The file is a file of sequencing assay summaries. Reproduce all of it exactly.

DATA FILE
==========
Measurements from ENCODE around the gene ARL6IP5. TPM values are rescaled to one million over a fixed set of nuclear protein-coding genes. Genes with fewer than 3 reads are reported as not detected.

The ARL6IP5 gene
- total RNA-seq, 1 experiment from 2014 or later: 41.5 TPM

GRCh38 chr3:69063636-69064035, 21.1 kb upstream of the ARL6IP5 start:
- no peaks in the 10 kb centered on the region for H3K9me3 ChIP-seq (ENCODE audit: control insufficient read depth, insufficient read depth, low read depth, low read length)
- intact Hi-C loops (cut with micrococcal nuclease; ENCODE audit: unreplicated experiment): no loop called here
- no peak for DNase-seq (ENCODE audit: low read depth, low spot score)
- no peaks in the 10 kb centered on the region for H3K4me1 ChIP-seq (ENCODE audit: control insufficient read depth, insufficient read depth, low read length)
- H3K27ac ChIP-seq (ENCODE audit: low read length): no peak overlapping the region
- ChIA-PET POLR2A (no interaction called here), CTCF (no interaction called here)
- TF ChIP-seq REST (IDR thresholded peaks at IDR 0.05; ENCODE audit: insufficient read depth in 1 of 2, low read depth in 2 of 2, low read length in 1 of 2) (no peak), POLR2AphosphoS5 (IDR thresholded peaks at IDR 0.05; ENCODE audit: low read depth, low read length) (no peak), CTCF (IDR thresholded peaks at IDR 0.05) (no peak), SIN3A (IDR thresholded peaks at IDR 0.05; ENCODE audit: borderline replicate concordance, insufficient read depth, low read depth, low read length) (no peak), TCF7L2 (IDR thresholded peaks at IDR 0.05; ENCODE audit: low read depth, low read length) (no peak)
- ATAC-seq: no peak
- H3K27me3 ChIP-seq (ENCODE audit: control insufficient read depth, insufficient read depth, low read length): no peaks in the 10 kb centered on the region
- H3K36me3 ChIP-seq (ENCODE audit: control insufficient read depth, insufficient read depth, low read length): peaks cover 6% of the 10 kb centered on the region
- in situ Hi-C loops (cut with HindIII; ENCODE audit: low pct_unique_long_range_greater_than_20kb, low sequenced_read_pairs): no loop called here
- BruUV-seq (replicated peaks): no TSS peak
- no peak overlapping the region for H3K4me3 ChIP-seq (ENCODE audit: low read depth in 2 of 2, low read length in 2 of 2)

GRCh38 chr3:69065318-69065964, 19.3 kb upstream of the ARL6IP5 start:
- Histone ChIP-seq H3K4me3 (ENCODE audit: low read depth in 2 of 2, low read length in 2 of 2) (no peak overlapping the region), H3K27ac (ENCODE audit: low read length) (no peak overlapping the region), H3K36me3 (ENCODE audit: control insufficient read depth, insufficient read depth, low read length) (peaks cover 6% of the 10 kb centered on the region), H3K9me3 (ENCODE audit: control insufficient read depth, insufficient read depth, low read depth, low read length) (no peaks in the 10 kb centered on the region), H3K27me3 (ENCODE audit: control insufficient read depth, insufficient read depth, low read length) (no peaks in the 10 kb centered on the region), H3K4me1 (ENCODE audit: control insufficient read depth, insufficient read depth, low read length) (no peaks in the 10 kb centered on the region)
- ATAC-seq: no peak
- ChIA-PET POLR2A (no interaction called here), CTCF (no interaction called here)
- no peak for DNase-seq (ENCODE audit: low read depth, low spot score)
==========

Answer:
Measurements from ENCODE around the gene ARL6IP5. TPM values are rescaled to one million over a fixed set of nuclear protein-coding genes. Genes with fewer than 3 reads are reported as not detected.

The ARL6IP5 gene
- total RNA-seq, 1 experiment from 2014 or later: 41.5 TPM

GRCh38 chr3:69063636-69064035, 21.1 kb upstream of the ARL6IP5 start:
- no peaks in the 10 kb centered on the region for H3K9me3 ChIP-seq (ENCODE audit: control insufficient read depth, insufficient read depth, low read depth, low read length)
- intact Hi-C loops (cut with micrococcal nuclease; ENCODE audit: unreplicated experiment): no loop called here
- no peak for DNase-seq (ENCODE audit: low read depth, low spot score)
- no peaks in the 10 kb centered on the region for H3K4me1 ChIP-seq (ENCODE audit: control insufficient read depth, insufficient read depth, low read length)
- H3K27ac ChIP-seq (ENCODE audit: low read length): no peak overlapping the region
- ChIA-PET POLR2A (no interaction called here), CTCF (no interaction called here)
- TF ChIP-seq REST (IDR thresholded peaks at IDR 0.05; ENCODE audit: insufficient read depth in 1 of 2, low read depth in 2 of 2, low read length in 1 of 2) (no peak), POLR2AphosphoS5 (IDR thresholded peaks at IDR 0.05; ENCODE audit: low read depth, low read length) (no peak), CTCF (IDR thresholded peaks at IDR 0.05) (no peak), SIN3A (IDR thresholded peaks at IDR 0.05; ENCODE audit: borderline replicate concordance, insufficient read depth, low read depth, low read length) (no peak), TCF7L2 (IDR thresholded peaks at IDR 0.05; ENCODE audit: low read depth, low read length) (no peak)
- ATAC-seq: no peak
- H3K27me3 ChIP-seq (ENCODE audit: control insufficient read depth, insufficient read depth, low read length): no peaks in the 10 kb centered on the region
- H3K36me3 ChIP-seq (ENCODE audit: control insufficient read depth, insufficient read depth, low read length): peaks cover 6% of the 10 kb centered on the region
- in situ Hi-C loops (cut with HindIII; ENCODE audit: low pct_unique_long_range_greater_than_20kb, low sequenced_read_pairs): no loop called here
- BruUV-seq (replicated peaks): no TSS peak
- no peak overlapping the region for H3K4me3 ChIP-seq (ENCODE audit: low read depth in 2 of 2, low read length in 2 of 2)

GRCh38 chr3:69065318-69065964, 19.3 kb upstream of the ARL6IP5 start:
- Histone ChIP-seq H3K4me3 (ENCODE audit: low read depth in 2 of 2, low read length in 2 of 2) (no peak overlapping the region), H3K27ac (ENCODE audit: low read length) (no peak overlapping the region), H3K36me3 (ENCODE audit: control insufficient read depth, insufficient read depth, low read length) (peaks cover 6% of the 10 kb centered on the region), H3K9me3 (ENCODE audit: control insufficient read depth, insufficient read depth, low read depth, low read length) (no peaks in the 10 kb centered on the region), H3K27me3 (ENCODE audit: control insufficient read depth, insufficient read depth, low read length) (no peaks in the 10 kb centered on the region), H3K4me1 (ENCODE audit: control insufficient read depth, insufficient read depth, low read length) (no peaks in the 10 kb centered on the region)
- ATAC-seq: no peak
- ChIA-PET POLR2A (no interaction called here), CTCF (no interaction called here)
- no peak for DNase-seq (ENCODE audit: low read depth, low spot score)